Inspired by strong customer desire. The original G.fast plan for 8-16 ports isn't nearly enough now. BT and others have decided to use far fewer terminals, each with more lines. Vectoring 48 or 96 lines is not a trivial problem. Imagine the calculations for so many lines running at 500 megabits over 106 MHz. The heat alone is a problem for small field terminals. It will require at minimum semi-custom chips optimized for the application.
Huawei is confident that "long reach" G.fast will soon see improved performance. Confirming the early field trials at BT, they expect it will be practical to increase the power used by a few dBm. My cable friends are working on 2 gigabit systems, possibly using full duplex technology.
Sckipio suggested last year they were close to vectoring 48 lines using dedicated processors. Now, Huawei's Jack Zhu tells me they have a 96 port unit on the roadmap for Q4 of this year, based on Broadcom chips.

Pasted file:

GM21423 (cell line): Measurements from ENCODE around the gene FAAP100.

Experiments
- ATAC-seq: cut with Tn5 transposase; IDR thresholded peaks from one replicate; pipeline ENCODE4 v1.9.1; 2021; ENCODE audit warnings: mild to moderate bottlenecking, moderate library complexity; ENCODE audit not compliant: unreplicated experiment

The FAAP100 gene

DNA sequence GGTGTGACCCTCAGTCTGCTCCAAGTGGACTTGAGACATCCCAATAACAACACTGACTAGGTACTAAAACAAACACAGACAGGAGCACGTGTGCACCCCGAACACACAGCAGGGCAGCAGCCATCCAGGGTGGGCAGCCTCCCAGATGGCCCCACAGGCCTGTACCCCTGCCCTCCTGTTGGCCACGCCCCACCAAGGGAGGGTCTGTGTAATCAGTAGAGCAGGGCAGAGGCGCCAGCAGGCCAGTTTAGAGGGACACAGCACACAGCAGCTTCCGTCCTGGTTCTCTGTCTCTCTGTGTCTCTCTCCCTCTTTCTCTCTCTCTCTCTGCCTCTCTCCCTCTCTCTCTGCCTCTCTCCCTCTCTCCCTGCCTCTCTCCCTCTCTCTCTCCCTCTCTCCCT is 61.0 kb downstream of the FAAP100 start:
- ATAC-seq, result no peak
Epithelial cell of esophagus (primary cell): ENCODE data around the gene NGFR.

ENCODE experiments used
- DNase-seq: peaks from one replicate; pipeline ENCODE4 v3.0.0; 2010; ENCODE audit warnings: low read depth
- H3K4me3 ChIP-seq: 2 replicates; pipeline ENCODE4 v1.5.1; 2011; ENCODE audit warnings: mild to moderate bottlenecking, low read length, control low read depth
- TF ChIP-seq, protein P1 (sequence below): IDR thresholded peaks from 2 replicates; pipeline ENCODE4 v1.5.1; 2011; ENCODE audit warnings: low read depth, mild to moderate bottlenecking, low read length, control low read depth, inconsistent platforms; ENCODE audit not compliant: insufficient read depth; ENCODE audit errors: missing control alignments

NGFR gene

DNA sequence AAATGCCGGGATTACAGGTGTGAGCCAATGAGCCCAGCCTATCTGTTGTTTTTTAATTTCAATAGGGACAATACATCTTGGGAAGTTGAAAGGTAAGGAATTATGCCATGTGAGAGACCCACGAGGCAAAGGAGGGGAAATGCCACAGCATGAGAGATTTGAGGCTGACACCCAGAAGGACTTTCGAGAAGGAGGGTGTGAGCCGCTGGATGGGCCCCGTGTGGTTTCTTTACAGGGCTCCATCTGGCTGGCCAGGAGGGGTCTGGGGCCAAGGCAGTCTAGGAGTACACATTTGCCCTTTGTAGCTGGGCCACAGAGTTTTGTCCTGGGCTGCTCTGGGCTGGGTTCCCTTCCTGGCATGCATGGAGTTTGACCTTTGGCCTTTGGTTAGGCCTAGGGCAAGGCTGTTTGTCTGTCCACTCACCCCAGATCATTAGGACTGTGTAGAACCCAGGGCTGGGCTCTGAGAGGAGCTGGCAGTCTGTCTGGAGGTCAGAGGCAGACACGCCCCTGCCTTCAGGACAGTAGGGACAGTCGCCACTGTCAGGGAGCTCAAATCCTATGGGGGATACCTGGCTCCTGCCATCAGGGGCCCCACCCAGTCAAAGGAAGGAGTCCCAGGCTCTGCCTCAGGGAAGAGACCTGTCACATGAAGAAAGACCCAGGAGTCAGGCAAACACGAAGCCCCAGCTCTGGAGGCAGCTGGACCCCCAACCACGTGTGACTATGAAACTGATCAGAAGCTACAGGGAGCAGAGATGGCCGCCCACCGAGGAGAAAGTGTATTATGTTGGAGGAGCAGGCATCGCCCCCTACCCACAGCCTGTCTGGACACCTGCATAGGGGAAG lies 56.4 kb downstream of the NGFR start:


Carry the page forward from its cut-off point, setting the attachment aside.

A master vectoring engine will control four boards with 24 ports each. Zhu spent nearly a decade supporting access networks at BT for Huawei and closely watches what the carriers require. Speaking from China, he tells me the Europeans want both more ports and higher performance at 300-500 meters.
Interoperability remains a problem, although Swisscom has had some success using CPE from a different vendor than the DSLAM. The Broadband Forum continues interoperability testing with the University of New Hampshire, but the carriers need to be more demanding to get the chipmakers to work together well.
Britain has the greatest diversity, testing DSLAMs from Alcatel, Huawei and Adtran. I believe the Alcatel and Huawei units are using Broadcom chips and Adtran Sckipio chips. Broadcom's chip supports VDSL as well as G.fast, a major advantage in mixed networks. Although Sckipio's chip may have better performance, many customers prefer the flexibility of continuing support of VDSL.
Once 48 and 96 ports ship, watch the big telcos ask for more.